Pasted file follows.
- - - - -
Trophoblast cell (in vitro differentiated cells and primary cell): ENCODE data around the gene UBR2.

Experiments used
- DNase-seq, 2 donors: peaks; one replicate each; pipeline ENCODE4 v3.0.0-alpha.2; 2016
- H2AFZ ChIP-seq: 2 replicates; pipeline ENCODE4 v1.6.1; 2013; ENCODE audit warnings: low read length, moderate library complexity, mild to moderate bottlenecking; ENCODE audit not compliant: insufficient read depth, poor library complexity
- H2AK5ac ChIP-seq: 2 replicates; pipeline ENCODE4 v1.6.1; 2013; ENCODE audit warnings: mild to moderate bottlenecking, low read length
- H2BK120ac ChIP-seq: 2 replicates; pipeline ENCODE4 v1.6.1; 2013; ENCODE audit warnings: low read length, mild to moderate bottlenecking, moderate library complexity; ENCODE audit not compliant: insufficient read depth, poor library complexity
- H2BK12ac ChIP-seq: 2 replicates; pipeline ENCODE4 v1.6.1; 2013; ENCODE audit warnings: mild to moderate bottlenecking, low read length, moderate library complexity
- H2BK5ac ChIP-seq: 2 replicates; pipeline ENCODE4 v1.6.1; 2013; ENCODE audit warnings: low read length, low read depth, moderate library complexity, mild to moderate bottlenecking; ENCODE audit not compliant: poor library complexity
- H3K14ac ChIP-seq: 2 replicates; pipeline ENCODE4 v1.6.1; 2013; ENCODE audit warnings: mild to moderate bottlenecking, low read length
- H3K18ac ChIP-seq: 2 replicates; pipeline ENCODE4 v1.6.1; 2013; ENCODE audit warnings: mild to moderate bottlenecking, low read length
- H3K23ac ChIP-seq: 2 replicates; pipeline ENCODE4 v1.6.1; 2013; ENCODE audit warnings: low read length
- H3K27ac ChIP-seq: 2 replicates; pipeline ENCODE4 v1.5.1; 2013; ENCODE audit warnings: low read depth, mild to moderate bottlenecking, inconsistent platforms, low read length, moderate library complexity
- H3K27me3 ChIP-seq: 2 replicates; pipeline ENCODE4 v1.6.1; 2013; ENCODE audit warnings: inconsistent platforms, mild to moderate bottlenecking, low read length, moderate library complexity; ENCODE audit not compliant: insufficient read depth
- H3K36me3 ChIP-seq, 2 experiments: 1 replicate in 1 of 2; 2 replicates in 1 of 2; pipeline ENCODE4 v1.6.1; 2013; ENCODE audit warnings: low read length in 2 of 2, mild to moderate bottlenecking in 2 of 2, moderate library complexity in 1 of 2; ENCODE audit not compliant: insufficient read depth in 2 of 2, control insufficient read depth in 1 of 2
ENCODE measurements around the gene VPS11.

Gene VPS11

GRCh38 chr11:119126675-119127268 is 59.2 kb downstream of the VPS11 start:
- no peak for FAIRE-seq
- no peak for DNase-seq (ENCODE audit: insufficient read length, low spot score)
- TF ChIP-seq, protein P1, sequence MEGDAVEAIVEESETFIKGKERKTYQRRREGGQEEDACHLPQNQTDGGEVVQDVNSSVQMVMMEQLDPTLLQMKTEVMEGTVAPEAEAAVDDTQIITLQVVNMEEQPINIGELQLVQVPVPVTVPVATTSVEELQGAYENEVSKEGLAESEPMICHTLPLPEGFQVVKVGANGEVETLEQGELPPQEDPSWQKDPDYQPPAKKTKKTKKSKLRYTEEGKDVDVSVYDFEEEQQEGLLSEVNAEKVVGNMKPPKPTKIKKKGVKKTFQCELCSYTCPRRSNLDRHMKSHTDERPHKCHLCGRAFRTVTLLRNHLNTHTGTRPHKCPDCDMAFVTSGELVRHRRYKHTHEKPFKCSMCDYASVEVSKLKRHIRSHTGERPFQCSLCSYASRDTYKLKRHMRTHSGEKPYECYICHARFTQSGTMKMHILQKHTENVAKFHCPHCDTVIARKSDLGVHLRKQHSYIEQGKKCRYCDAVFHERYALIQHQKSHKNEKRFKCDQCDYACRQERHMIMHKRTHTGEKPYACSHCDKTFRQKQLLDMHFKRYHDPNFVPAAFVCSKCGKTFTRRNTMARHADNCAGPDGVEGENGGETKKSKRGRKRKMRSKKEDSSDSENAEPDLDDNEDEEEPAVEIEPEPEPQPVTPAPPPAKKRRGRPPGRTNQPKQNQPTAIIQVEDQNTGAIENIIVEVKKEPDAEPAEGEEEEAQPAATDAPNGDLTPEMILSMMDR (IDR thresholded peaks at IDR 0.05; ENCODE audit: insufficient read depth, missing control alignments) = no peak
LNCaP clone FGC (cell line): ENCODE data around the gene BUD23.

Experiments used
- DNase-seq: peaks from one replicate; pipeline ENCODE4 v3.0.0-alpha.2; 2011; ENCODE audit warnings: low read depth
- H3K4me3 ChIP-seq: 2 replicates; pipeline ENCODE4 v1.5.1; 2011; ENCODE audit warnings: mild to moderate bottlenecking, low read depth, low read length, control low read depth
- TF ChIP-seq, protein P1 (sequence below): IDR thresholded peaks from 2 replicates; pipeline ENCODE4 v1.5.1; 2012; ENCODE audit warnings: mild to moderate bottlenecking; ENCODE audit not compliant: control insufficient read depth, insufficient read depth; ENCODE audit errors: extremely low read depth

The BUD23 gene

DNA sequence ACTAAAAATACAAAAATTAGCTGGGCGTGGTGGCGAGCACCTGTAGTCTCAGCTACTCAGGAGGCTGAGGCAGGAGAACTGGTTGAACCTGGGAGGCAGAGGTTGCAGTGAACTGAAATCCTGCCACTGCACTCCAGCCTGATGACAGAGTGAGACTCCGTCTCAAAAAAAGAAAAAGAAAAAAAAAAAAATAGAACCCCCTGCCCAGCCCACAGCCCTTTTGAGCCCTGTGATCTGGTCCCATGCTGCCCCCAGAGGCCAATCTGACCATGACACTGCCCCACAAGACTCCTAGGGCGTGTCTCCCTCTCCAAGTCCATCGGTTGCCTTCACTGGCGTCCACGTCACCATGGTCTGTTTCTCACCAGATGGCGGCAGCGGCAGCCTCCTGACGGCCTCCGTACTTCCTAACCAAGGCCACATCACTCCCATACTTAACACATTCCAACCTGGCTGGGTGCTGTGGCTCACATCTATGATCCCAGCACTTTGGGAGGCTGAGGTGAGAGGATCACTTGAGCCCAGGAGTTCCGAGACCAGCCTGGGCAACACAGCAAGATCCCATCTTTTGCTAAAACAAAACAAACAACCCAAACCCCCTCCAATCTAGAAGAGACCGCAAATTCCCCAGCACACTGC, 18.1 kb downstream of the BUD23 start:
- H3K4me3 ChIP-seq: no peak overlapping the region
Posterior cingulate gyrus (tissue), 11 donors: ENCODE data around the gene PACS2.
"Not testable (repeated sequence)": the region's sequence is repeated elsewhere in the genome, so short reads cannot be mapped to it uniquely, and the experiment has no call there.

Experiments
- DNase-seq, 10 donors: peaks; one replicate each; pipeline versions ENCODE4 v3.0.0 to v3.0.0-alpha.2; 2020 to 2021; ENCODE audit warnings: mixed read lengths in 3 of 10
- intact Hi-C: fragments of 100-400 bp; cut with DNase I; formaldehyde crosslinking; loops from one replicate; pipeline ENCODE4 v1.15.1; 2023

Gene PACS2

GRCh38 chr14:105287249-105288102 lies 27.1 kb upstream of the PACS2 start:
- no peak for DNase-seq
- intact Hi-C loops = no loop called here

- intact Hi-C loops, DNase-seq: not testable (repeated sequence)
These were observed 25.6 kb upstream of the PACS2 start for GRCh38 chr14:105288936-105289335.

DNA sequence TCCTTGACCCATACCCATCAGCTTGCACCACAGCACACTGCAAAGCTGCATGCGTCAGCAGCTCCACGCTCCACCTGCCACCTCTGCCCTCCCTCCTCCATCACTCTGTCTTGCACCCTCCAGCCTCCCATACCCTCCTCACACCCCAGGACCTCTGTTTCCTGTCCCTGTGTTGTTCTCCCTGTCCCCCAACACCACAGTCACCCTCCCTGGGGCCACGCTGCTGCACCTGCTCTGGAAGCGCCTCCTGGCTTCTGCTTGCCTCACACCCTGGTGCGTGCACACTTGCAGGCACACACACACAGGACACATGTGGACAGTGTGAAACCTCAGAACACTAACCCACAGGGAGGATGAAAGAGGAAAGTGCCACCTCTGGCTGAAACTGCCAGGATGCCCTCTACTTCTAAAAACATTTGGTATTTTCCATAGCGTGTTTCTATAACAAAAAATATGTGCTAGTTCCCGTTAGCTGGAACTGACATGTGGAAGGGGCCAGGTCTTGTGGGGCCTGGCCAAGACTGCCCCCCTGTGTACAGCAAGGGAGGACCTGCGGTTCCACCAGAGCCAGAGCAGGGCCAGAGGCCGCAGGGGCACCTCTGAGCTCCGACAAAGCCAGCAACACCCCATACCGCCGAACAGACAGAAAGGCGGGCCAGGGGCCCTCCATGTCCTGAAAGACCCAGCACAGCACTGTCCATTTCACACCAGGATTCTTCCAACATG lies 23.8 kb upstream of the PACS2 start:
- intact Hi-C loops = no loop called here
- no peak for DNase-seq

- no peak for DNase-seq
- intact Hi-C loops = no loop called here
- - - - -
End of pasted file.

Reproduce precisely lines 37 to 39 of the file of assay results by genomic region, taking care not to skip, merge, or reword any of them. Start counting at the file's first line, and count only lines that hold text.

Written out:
- intact Hi-C loops = no loop called here

- intact Hi-C loops, DNase-seq: not testable (repeated sequence)
These were observed 25.6 kb upstream of the PACS2 start for GRCh38 chr14:105288936-105289335.